Court of the Grandchildren and Einstein’s dreams

I don’t get much time for reading for the moment, but I’ve read two books. One was for a book tour with Blackthorn Tours. The other is a fascinating collection of short, poetic vignettes about time.

  • Purchase linkhttp://mybook.to/CourtoftheGranchildren
  • Genre:  Speculative Fiction
  • Print length: 307 pages
  • Suitable for young adults? This is an adult book but suitable for mature teenagers age 16+
  • Trigger warnings: No. (Non graphic reference to a suicide and a rape)
  • New publication from Odyssey Books

I received a copy of the book in exchange for an honest review. I’d like to thank Blackthorn Tours for the opportunity.

One day our grandchildren might sue us for what we do to Earth. David is nearing 100 years old. He has an AI caretaker and he wants to be euthanised. To do so, however, he must get the the approval of his only living relative. But Lily doesn’t want to deal with his death and instead opts to use an alternate path which requires David to go to Climate Court first, where he can present his case as a lot of older people in this world have to do: the case of climate fight and their action or inaction. Our current generation’s neglect of climate is basically put on trial in this novel. And David personifies this.

We begin the story as the 96-year old David expresses his desire to be euthanised. His AI claims he needs the consent of his only living relative, Lily. Lily, who has a parallel story of her own, doesn’t want to deal with euthanasia, even more so because this is the first she’s heard she had a relative. Things go from there as David isn’t always very coherent and new facts come to light.

It’s a world dealing with the aftermath of what if we don’t do enough and the story speculates where things can go wrong. What interests might prevent us from doing it right. The book looks at how decisions on the highest levels may impact generations of the future and how they may judge us for it. And what might reality look like when a disaster that possibly could have been prevented strikes.

Another theme of the book is overreliance on AIs and their various functions and dangerous counter movements.

I Iiked it, it’s a fast read with good premise. And I felt it was creative to show this as an actual trial. It makes a case for looking towards the future and making an effort now, rather than looking back and placing blame.

But I did not like everything about the book.

There was room for deeper explorations of David’s sense of loss in the new world and for his feeling of guilt. Lily’s storyline contributed a take on AIs and how she feels when confronted with the past but I felt there was irrelevant drama and flat characters that diminished the reception for me.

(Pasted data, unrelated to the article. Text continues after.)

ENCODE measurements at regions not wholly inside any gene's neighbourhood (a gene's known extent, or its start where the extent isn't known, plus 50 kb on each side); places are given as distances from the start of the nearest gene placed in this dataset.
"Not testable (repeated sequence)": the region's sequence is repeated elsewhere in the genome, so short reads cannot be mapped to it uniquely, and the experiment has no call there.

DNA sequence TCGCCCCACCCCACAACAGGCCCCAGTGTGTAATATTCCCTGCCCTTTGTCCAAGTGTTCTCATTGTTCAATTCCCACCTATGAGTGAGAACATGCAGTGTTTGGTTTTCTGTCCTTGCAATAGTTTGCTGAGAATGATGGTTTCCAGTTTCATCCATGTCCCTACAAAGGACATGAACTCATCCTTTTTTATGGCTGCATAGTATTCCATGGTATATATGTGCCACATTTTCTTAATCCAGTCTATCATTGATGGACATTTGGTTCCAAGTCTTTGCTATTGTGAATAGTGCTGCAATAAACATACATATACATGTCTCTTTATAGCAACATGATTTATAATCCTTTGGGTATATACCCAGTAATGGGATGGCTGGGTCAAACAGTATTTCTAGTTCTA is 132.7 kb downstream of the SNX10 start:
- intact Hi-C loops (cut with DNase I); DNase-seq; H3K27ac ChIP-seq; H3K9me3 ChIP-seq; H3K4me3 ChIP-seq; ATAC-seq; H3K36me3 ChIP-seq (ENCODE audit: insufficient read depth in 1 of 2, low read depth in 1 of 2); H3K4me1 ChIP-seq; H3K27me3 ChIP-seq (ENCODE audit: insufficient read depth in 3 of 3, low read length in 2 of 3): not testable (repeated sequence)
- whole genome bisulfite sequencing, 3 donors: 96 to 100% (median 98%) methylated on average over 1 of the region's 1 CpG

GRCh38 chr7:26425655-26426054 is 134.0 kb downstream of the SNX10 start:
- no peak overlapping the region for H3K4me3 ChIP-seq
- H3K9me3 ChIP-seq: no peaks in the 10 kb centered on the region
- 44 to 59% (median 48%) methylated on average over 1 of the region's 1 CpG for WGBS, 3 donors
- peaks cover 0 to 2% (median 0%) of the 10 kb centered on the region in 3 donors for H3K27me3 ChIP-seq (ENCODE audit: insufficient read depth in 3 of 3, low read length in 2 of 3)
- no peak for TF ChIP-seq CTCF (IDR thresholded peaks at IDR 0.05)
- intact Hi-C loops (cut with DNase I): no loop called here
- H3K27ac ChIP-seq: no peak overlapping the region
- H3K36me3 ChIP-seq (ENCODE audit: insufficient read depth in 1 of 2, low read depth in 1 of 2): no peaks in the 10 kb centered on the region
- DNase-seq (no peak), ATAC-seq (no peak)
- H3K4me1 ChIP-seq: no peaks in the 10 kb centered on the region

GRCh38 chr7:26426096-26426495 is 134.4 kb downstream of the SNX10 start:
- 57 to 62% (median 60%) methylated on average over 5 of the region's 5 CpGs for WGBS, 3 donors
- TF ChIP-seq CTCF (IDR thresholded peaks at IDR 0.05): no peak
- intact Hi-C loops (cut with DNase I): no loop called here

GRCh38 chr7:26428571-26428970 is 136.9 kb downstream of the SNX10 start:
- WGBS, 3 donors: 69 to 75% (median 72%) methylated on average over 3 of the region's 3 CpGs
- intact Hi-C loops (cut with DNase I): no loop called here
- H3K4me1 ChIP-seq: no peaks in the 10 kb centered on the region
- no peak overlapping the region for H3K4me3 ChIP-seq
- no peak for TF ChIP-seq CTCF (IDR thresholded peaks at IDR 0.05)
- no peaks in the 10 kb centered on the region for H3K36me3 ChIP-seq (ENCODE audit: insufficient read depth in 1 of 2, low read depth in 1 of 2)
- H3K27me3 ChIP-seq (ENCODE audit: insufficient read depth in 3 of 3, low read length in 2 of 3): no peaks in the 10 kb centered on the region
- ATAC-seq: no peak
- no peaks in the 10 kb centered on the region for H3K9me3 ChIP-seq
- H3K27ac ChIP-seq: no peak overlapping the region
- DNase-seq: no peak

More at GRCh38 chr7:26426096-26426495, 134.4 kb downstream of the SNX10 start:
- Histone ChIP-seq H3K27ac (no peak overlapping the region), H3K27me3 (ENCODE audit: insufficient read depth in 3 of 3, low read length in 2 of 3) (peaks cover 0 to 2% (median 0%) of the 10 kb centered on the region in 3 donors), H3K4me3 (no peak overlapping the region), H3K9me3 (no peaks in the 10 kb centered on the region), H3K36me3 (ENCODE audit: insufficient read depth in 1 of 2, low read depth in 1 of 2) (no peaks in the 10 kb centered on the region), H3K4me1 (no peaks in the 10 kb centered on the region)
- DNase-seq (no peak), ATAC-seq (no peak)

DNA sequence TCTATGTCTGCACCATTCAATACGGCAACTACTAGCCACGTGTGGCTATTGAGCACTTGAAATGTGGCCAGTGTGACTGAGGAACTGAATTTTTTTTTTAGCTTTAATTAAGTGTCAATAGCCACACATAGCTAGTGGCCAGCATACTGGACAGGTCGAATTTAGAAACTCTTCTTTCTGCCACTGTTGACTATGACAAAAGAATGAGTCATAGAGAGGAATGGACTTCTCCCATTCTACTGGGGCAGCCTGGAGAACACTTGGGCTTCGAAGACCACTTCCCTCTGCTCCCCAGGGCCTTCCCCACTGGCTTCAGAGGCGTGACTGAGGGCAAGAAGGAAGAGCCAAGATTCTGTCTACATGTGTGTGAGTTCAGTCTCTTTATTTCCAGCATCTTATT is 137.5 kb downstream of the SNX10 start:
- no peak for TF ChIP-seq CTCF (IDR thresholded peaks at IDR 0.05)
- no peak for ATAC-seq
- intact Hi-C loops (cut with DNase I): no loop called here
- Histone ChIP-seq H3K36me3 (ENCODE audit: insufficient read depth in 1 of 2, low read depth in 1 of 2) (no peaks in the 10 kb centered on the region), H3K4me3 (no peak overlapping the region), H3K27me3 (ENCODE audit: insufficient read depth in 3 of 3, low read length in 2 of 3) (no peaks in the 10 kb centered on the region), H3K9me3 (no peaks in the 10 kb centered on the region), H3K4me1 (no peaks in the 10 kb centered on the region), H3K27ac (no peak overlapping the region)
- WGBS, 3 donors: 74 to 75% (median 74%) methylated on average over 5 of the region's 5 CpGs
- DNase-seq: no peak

Lily’s story wasn’t particularly interesting, her sexuality and over reliance on an ex female lover on top of her interest in David’s android-like male human attorney were grating to me. Besides, Ava, Lily’s friend, felt flat and the insults at the end felt like a nuisance rather than anything worthwhile. I felt her role to be pretty redundant, I didn’t feel like these things added anything especially interesting except for one thing: conversations with Matteo the lawyer did expand a bit consideration about the role of AIs.

However, I feel the driving concept is good and it was worth a read to think about our present and what if we find ourselves….in the court of our grandchildren.


A life is a moment in season. A life is one snowfall. A life is one autumn day. A life is the delicate, rapid edge of a closing door’s shadow. A life is a brief movement of arms and of legs.

Alan Lightman’s Einstein’s Dreams is a little treasure of a book. Takes the form of poetic vignettes dreamed by Einstein as he works on his theory of relativity. Each story is a different world focused on a different take on time.Transient. Elusive, but inescapable. In one world, time stands still, in another time is a nightingale that people desperately want to capture. In yet another, time is circular and people are doomed to repeat their failures or how, more obviously, our decisions create infinite worlds. It becomes a meditation on the fragility of life and our choices.

For me, this is the sort of book one returns to, it’s reflective and the sheer number of possibilities makes me think back to Borges, an author I must revisit soon. Authors like this open my mind to broader thinking. I like the word, possibility. It’s a lovely read.

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